Felting Soap


IMG_5361I know, who knew you could do that, or would want to?  Here are some reasons as to why one would want to wet felt soap:

  1. The felt acts as a scrubber.  Not exactly rough, but it acts like a built in wash cloth.
  2. You use less soap and as such, it makes your soap last longer.
  3. No soap scum at the bottom of the soap dish.
  4. Using hard soap is more environmentally friendly than using gel soap or body wash.
  5. You use up all of the soap, so you don’t have to throw little bits away.
  6. When the soap is finished, you have a felted piece of fabric that you can re-use for other projects
  7. Another reason to felt soap is so that you can have the color that matches your bathroom or kitchen! 🙂  I made this one up, but it is one reason I tried it.

Going back to number 7 above, I have some nice lavender soaps I purchased in France, but they are purple.  My bathroom has ocean colors and my kitchen is linen colored.  Purple really doesn’t go in those rooms.

The first bar I felted was the one on the top left.  It is a Dove bar (for sensitive skin).  I blended some blue Merino with green Corriedale top and tied it with some wool yarn.  I used the instructions here: https://rosiepink.typepad.co.uk/rosiepink/how-to-make-felted-soaps-and-pebbles.html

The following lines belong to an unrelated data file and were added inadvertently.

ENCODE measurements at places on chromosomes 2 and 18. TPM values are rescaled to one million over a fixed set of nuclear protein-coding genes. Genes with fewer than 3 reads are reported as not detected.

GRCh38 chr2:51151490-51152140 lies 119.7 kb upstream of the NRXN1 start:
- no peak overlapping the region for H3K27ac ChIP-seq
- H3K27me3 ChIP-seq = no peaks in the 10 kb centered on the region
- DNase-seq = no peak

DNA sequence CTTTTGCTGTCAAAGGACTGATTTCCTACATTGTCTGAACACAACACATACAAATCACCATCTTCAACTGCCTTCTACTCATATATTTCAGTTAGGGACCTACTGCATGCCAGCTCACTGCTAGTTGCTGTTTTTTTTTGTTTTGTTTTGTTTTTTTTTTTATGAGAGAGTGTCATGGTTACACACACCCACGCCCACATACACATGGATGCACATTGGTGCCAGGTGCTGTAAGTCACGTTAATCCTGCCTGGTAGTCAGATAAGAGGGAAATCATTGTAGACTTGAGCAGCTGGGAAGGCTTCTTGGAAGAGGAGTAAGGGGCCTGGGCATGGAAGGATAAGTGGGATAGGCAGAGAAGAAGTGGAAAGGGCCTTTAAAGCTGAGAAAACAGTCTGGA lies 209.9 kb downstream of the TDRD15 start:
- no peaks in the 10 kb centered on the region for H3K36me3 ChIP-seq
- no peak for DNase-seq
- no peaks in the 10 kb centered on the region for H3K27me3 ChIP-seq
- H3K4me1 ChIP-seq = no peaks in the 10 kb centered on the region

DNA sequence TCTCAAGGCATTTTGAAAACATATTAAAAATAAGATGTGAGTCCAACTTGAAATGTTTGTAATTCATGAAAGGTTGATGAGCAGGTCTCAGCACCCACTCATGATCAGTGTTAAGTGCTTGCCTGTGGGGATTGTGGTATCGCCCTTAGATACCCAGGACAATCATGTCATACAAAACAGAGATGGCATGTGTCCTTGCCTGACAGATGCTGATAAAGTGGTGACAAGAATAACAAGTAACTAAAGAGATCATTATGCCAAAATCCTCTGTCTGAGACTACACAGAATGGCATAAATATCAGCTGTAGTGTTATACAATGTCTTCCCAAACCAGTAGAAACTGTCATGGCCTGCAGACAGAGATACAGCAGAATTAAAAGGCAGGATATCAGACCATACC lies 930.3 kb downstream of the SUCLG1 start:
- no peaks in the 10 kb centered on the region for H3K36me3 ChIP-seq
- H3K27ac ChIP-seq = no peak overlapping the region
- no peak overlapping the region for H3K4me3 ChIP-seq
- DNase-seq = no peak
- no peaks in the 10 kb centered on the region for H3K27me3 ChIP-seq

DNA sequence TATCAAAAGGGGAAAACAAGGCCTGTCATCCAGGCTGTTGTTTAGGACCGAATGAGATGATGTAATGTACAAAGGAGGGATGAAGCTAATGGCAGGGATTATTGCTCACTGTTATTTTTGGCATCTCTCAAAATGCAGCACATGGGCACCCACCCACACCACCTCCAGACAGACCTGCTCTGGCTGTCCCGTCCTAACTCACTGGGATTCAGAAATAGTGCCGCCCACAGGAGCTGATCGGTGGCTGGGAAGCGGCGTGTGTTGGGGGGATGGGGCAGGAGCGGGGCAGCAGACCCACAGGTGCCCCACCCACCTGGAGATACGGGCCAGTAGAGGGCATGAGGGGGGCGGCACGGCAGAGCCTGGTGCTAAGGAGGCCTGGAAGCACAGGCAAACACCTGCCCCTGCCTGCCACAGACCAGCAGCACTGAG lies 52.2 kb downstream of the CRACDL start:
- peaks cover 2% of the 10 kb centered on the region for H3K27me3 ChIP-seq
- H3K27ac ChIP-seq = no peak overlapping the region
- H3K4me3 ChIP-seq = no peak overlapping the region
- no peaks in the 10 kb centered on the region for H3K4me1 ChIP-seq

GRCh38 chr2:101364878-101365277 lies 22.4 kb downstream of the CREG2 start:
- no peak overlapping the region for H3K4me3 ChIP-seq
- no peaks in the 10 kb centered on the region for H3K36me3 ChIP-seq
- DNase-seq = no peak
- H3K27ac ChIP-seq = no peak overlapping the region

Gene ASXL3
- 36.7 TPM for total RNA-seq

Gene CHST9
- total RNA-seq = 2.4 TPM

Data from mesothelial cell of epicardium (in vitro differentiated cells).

I was originally looking for instructions on how to make a wet felted vessel and found the soap tutorial also.  I watched countless videos on youtube, but wasn’t very impressed with them as I thought the soaps looked too lumpy.  I think wet felting soap can be a bit hit and miss.  I used two shades of blue Merino for the large bar of soap in the middle top.  My son gave me a nice bar of soap from Marseilles that has been scenting my scarf drawer, but it will be used as hand soap once the one I’m using is finished.  The rectangular bar on the top left is lavender soap that I have been using in the kitchen.  I used it felted today and I think it is better at getting off the dog grime because of the felt.  This was made with Corriedale tops that have long fibers like Merino, but are not as soft.  The soap on the bottom right is made with a Corriedale roving that is already blended.  For some reason, I don’t think it came out that great.  It might get better with use.  Ditto for the one next to it.

I had fun making these and it was a very soapy experience.  I will only ever be making these for myself or any family members that request it!  These soaps were the first thing I made in over a week as I had been on dog duty all week as my hubs was at my daughters’ helping her with some decorating and other things.  So I was pretty tired after walking the dogs early in the morning, coming home at lunch, and walking them after work.  I had just about enough time to feed myself.  At least with felting soap, you don’t have to worry about stabbing yourself with a needle! 🙂



Flower Painting Completed


IMG_3742-001This painting is the inspiration for going out of my wet felting comfort zone.  I am still learning about the wool and what it can do.